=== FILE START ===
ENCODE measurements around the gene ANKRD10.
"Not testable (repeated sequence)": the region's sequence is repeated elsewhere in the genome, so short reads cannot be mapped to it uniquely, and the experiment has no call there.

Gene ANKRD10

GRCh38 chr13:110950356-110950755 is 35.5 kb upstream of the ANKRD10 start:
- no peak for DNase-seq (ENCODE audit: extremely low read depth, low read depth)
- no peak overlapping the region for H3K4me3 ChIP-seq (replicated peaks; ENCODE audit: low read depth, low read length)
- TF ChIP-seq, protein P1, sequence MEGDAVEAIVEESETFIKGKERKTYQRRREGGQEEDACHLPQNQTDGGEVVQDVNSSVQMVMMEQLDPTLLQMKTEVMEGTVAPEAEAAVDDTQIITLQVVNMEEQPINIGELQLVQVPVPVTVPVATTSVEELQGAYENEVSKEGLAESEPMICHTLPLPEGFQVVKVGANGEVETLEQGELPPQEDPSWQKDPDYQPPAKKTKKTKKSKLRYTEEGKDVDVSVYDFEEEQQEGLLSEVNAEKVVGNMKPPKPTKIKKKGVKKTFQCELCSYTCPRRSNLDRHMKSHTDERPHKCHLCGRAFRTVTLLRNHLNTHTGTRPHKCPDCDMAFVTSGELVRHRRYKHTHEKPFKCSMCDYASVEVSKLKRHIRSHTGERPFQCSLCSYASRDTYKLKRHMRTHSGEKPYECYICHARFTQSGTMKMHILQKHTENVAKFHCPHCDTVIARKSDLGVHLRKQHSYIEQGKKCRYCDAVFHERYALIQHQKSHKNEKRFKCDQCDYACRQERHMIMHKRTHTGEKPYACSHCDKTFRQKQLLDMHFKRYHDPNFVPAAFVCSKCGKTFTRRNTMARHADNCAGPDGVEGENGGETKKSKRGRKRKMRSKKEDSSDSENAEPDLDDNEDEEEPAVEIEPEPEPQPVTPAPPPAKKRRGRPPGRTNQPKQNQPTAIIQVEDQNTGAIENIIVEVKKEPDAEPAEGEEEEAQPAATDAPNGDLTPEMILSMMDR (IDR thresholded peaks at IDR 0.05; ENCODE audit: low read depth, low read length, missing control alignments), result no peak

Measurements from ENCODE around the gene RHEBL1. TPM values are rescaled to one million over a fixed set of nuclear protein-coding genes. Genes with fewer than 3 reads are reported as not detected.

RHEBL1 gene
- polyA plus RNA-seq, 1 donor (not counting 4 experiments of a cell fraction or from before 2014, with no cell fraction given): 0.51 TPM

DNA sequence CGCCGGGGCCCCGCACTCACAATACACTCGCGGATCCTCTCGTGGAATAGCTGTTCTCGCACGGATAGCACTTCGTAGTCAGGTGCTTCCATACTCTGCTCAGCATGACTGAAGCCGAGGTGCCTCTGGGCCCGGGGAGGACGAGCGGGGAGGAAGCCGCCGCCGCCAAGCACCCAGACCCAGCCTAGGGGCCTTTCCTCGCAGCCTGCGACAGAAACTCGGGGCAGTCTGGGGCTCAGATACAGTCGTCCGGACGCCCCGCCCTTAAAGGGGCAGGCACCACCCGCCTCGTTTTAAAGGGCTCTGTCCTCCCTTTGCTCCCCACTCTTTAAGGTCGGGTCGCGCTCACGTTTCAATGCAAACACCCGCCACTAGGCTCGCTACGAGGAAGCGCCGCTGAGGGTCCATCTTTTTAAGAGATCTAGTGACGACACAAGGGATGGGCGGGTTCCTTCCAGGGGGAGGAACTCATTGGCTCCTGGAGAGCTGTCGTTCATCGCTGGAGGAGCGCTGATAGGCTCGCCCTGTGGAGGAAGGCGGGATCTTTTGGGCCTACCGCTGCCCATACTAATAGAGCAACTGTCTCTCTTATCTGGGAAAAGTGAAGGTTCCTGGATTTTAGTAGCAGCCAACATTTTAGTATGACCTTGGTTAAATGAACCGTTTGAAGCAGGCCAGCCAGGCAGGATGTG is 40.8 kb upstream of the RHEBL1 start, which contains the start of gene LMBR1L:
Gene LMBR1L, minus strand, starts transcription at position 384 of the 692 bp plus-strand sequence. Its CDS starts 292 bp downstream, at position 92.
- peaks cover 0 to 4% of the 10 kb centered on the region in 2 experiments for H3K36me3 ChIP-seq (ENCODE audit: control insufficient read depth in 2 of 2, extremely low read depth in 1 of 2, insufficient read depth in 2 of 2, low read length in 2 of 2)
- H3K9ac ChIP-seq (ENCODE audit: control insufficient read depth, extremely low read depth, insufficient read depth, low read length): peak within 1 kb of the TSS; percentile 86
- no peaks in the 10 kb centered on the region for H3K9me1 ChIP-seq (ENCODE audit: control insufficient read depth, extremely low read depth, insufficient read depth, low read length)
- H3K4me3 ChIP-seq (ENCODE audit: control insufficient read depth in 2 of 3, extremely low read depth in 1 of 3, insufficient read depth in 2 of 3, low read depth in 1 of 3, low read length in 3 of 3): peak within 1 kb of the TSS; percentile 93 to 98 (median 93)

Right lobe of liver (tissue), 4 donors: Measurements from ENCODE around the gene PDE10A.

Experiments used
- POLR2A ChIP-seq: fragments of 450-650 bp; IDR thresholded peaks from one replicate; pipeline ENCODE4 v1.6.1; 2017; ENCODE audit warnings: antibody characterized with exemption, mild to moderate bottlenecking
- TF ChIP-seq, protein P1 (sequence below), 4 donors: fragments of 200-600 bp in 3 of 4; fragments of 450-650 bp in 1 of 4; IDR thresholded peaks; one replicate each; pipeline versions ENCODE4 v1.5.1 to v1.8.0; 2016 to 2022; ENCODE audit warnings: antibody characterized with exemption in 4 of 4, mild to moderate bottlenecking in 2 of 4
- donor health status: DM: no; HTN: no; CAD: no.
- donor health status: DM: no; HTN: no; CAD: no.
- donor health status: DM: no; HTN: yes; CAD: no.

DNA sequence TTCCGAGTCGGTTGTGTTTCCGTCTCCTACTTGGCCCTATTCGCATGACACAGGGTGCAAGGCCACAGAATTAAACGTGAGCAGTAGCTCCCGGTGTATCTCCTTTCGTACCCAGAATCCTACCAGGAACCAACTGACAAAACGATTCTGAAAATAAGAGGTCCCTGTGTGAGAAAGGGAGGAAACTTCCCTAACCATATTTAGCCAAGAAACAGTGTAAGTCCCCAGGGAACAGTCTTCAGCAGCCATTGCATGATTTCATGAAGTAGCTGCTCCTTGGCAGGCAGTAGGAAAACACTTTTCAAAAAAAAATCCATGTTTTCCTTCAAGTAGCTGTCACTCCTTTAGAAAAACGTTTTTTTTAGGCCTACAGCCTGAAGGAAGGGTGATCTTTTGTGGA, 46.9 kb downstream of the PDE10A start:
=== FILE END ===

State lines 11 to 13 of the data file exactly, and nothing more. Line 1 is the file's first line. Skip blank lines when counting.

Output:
DNA sequence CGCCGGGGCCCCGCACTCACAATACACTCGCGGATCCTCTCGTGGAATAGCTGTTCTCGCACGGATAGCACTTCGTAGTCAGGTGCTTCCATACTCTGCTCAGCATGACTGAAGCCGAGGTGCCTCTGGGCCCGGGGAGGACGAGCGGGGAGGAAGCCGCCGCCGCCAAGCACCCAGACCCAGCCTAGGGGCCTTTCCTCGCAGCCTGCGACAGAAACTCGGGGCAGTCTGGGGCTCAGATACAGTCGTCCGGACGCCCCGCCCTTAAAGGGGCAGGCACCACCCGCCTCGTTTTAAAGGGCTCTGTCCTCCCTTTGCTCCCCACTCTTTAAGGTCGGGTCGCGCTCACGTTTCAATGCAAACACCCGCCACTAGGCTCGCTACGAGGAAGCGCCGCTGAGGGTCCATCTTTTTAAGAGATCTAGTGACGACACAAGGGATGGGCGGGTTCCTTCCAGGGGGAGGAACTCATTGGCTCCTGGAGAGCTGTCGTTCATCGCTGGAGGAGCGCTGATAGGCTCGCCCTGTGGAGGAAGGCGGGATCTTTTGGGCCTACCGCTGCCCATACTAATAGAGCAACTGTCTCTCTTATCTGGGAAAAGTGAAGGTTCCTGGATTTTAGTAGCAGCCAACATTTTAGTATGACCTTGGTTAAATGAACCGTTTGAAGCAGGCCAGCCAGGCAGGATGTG is 40.8 kb upstream of the RHEBL1 start, which contains the start of gene LMBR1L:
Gene LMBR1L, minus strand, starts transcription at position 384 of the 692 bp plus-strand sequence. Its CDS starts 292 bp downstream, at position 92.
- peaks cover 0 to 4% of the 10 kb centered on the region in 2 experiments for H3K36me3 ChIP-seq (ENCODE audit: control insufficient read depth in 2 of 2, extremely low read depth in 1 of 2, insufficient read depth in 2 of 2, low read length in 2 of 2)